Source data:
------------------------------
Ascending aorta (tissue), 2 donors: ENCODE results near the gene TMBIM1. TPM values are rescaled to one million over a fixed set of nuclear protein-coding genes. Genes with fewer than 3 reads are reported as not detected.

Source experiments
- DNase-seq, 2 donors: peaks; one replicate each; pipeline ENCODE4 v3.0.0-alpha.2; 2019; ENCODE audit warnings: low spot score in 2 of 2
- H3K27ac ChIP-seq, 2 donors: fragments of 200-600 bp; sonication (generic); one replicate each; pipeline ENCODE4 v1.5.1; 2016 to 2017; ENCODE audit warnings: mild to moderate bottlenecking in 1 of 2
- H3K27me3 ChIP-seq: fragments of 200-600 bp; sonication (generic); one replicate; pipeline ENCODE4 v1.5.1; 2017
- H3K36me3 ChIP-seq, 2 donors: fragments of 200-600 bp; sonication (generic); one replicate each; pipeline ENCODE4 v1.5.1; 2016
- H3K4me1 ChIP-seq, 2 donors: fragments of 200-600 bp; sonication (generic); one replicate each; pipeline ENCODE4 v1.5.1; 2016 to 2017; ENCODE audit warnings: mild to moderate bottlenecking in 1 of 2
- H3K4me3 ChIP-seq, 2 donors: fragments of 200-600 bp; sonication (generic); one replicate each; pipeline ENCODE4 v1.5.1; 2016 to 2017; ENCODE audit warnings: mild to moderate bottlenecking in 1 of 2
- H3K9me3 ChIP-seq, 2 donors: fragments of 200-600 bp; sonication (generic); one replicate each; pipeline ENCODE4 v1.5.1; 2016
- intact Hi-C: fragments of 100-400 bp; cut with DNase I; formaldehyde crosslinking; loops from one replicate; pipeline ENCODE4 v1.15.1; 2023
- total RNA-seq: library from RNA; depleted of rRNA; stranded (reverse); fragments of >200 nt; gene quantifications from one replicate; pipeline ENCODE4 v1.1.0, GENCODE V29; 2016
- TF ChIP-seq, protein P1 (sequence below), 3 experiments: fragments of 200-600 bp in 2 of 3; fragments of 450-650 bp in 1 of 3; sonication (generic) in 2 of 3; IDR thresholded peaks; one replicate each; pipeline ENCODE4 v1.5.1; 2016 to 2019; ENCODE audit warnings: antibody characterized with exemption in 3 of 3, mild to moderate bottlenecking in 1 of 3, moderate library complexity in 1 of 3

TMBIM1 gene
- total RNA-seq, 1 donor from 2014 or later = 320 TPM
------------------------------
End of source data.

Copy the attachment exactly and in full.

Ascending aorta (tissue), 2 donors: ENCODE results near the gene TMBIM1. TPM values are rescaled to one million over a fixed set of nuclear protein-coding genes. Genes with fewer than 3 reads are reported as not detected.

Source experiments
- DNase-seq, 2 donors: peaks; one replicate each; pipeline ENCODE4 v3.0.0-alpha.2; 2019; ENCODE audit warnings: low spot score in 2 of 2
- H3K27ac ChIP-seq, 2 donors: fragments of 200-600 bp; sonication (generic); one replicate each; pipeline ENCODE4 v1.5.1; 2016 to 2017; ENCODE audit warnings: mild to moderate bottlenecking in 1 of 2
- H3K27me3 ChIP-seq: fragments of 200-600 bp; sonication (generic); one replicate; pipeline ENCODE4 v1.5.1; 2017
- H3K36me3 ChIP-seq, 2 donors: fragments of 200-600 bp; sonication (generic); one replicate each; pipeline ENCODE4 v1.5.1; 2016
- H3K4me1 ChIP-seq, 2 donors: fragments of 200-600 bp; sonication (generic); one replicate each; pipeline ENCODE4 v1.5.1; 2016 to 2017; ENCODE audit warnings: mild to moderate bottlenecking in 1 of 2
- H3K4me3 ChIP-seq, 2 donors: fragments of 200-600 bp; sonication (generic); one replicate each; pipeline ENCODE4 v1.5.1; 2016 to 2017; ENCODE audit warnings: mild to moderate bottlenecking in 1 of 2
- H3K9me3 ChIP-seq, 2 donors: fragments of 200-600 bp; sonication (generic); one replicate each; pipeline ENCODE4 v1.5.1; 2016
- intact Hi-C: fragments of 100-400 bp; cut with DNase I; formaldehyde crosslinking; loops from one replicate; pipeline ENCODE4 v1.15.1; 2023
- total RNA-seq: library from RNA; depleted of rRNA; stranded (reverse); fragments of >200 nt; gene quantifications from one replicate; pipeline ENCODE4 v1.1.0, GENCODE V29; 2016
- TF ChIP-seq, protein P1 (sequence below), 3 experiments: fragments of 200-600 bp in 2 of 3; fragments of 450-650 bp in 1 of 3; sonication (generic) in 2 of 3; IDR thresholded peaks; one replicate each; pipeline ENCODE4 v1.5.1; 2016 to 2019; ENCODE audit warnings: antibody characterized with exemption in 3 of 3, mild to moderate bottlenecking in 1 of 3, moderate library complexity in 1 of 3

TMBIM1 gene
- total RNA-seq, 1 donor from 2014 or later = 320 TPM